They discovered a new variant of SAD DNS to replace dummy data in the DNS cache

A group of researchers from the University of California at Riverside released Some days ago a new variant of the SAD DNS attack which works despite the protection added last year to block the CVE-2020-25705 vulnerability.

The new method is generally similar to last year's vulnerability and only differentiated by the use of a different type of packages ICMP to verify active UDP ports. The proposed attack makes it possible to substitute dummy data in the cache of a DNS server, which can be used to spoof the IP address of an arbitrary domain in the cache and redirect calls to the domain to the attacker's server.

The proposed method is operable only on the Linux network stack Due to its connection to the peculiarities of the ICMP packet processing mechanism in Linux, it acts as a source of data leaks that simplify the determination of the UDP port number used by the server to send an external request.

According to the researchers who identified the problem, the vulnerability affects approximately 38% of open solvers on the network, including popular DNS services like OpenDNS and Quad9 (9.9.9.9). For server software, the attack can be carried out using packages like BIND, Unbound, and dnsmasq on a Linux server. DNS servers running on Windows and BSD systems do not show the problem. IP spoofing must be used to successfully complete an attack. It is necessary to ensure that the attacker's ISP does not block packets with a spoofed source IP address.

As a reminder, the attack SAD DNS allows bypassing added protection to DNS servers to block classic DNS cache poisoning method proposed in 2008 by Dan Kaminsky.

Kaminsky's method manipulates the negligible size of the DNS query ID field, which is only 16 bits. To find the correct DNS transaction identifier needed to spoof the host name, just send about 7.000 requests and simulate about 140.000 fake responses. The attack boils down to sending a large number of fake IP-bound packets to the system DNS resolver with different DNS transaction identifiers.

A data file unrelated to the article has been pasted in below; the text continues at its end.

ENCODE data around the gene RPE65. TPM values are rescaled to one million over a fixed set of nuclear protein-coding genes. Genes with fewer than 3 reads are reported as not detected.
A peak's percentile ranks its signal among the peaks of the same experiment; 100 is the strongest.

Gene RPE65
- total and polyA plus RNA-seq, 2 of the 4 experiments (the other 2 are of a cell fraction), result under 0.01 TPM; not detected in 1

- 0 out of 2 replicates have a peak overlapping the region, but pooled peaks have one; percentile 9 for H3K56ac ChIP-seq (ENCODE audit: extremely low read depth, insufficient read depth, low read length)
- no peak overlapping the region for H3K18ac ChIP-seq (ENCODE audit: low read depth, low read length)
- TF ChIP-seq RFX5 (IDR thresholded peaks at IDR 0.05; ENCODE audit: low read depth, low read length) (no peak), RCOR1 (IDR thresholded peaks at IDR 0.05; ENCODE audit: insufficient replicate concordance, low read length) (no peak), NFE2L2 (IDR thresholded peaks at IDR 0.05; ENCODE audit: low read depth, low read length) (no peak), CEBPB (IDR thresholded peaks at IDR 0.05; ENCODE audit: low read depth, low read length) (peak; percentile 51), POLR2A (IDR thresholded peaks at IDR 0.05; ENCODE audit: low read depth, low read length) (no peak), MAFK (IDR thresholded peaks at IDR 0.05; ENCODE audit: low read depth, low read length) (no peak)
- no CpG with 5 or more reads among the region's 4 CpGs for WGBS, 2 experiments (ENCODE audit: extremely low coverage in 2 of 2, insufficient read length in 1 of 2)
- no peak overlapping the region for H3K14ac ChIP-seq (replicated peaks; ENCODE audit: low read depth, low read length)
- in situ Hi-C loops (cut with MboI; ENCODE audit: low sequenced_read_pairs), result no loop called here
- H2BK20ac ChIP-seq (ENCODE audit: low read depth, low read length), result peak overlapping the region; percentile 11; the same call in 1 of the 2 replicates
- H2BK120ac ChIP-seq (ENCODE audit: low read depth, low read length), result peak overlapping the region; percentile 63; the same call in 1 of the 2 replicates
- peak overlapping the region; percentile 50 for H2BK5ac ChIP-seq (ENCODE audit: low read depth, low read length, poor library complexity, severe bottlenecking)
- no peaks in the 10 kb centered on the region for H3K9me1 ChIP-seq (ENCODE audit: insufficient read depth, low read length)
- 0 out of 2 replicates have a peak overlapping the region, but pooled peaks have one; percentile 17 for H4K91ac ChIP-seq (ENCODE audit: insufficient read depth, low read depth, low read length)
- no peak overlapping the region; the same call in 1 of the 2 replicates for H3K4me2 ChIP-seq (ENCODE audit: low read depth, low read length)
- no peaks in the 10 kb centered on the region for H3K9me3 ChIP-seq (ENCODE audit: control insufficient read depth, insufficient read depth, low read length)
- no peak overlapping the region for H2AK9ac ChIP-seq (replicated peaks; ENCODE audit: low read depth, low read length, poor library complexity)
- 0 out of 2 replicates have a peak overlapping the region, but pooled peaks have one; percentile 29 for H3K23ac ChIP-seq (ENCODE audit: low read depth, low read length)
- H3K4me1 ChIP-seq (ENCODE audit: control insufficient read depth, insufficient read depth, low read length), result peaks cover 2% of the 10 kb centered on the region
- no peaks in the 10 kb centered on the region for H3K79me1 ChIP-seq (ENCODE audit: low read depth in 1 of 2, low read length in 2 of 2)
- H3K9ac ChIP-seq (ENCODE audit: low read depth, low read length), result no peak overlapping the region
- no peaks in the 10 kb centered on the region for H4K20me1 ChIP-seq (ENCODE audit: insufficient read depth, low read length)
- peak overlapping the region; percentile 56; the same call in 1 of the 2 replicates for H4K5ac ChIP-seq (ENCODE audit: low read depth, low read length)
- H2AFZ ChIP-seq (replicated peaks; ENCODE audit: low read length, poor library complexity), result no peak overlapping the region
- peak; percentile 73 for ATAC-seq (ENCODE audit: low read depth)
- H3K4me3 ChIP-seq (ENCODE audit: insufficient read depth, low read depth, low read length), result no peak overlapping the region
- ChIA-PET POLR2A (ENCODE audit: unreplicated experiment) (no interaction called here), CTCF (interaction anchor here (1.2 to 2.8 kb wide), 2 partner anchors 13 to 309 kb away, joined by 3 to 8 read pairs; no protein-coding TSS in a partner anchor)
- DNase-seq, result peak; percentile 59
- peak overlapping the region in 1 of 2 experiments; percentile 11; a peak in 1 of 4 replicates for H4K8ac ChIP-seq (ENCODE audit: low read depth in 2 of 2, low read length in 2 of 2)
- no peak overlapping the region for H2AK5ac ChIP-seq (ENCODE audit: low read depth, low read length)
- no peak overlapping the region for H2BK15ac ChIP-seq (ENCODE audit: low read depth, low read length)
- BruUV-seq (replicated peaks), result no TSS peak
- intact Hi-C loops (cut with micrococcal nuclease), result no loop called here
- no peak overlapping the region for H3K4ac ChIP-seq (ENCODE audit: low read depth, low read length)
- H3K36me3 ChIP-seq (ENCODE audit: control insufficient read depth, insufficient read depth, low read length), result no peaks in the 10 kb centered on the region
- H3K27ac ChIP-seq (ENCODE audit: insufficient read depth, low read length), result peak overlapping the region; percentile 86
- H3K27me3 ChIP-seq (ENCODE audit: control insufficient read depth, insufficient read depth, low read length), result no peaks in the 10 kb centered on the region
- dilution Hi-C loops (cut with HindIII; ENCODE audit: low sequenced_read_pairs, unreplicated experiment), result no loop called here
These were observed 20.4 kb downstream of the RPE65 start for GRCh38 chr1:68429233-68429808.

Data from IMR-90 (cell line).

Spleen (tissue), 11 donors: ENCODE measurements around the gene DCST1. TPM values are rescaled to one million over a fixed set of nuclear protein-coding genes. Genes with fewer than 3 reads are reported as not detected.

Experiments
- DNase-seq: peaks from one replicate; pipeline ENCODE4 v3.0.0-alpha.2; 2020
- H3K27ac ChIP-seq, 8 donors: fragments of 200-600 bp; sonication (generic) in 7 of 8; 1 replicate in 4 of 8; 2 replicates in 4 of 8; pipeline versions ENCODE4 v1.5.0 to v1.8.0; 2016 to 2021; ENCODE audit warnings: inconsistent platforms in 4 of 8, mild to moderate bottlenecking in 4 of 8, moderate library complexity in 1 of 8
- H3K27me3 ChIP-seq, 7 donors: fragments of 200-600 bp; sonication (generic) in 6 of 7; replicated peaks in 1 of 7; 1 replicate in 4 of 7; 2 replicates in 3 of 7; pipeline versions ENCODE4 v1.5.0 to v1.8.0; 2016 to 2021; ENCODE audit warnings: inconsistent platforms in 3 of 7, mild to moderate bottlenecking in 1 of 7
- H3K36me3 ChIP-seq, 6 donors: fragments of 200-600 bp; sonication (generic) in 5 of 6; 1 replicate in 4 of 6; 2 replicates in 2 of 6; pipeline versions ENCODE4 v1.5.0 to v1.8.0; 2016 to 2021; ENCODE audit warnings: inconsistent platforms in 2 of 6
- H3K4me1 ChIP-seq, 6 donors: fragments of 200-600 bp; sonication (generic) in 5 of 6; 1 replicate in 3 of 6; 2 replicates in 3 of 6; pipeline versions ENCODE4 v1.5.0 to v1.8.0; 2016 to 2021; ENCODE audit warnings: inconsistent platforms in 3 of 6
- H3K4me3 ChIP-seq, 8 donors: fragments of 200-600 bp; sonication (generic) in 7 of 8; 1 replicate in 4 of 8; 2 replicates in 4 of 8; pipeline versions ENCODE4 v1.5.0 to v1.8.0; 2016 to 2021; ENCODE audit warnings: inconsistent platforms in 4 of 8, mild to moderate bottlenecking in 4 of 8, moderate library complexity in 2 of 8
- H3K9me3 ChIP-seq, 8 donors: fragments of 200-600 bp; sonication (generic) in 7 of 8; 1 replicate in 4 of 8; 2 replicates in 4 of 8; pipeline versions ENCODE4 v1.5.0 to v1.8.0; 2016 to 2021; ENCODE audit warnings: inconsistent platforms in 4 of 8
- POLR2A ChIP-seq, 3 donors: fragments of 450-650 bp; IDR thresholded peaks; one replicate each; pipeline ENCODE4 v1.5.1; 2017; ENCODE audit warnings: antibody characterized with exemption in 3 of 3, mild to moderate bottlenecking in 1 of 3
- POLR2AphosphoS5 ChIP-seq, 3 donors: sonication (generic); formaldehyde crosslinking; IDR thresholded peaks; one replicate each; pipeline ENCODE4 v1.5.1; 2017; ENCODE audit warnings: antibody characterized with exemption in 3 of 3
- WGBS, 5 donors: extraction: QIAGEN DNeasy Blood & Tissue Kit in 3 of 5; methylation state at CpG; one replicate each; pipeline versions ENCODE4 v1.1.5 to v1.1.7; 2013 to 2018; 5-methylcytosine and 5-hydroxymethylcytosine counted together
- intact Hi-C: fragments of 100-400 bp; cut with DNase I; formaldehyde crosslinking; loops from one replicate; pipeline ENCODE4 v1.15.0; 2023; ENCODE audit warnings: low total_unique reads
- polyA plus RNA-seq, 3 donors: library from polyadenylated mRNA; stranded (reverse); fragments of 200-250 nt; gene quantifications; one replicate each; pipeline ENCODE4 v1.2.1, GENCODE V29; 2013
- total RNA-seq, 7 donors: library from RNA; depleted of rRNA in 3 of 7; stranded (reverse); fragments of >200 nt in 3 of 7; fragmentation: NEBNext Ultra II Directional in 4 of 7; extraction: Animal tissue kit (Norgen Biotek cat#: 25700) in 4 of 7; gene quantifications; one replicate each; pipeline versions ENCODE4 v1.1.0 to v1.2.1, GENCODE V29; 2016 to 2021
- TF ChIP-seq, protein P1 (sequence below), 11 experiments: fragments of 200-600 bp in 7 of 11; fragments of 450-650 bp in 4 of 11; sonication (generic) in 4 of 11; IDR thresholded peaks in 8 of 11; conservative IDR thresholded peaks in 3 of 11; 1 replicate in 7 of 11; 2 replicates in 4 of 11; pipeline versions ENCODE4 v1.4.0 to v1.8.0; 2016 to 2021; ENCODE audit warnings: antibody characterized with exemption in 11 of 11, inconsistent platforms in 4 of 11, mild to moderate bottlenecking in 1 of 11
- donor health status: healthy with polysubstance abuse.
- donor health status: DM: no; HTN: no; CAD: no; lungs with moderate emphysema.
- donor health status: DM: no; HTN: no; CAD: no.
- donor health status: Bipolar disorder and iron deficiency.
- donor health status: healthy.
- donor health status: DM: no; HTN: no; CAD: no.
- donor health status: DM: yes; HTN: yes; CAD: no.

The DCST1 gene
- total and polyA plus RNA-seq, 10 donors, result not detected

To protect against this type of attack, DNS server manufacturers implemented a random distribution of network port numbers source from which resolution requests are sent, which made up for the insufficiently large handle size. After the implementation of the protection for the sending of a fictitious response, in addition to the selection of a 16-bit identifier, it became necessary to select one of the 64 thousand ports, which increased the number of options for the selection to 2 ^ 32.

The method SAD DNS lets you radically simplify network port number determination and reduce attack to the classical method of Kaminsky. An attacker can determine access to active and unused UDP ports by taking advantage of leaked information about network port activity when processing ICMP response packets.

The information leak that allows you to quickly identify active UDP ports is due to a flaw in the code to handle ICMP packets with fragmentation (ICMP fragmentation required flag) or redirect (ICMP redirect flag) requests. Sending such packets changes the state of the cache on the network stack, making it possible, based on the server's response, to determine which UDP port is active and which is not.

Changes that block information leakage were accepted into the Linux kernel at the end of August (The fix was included in kernel 5.15 and September updates of the LTS branches of the kernel.) The solution is to switch to using the SipHash hash algorithm in network caches instead of Jenkins Hash.

Finally, if you are interested in knowing more about it, you can consult the details in the following link.


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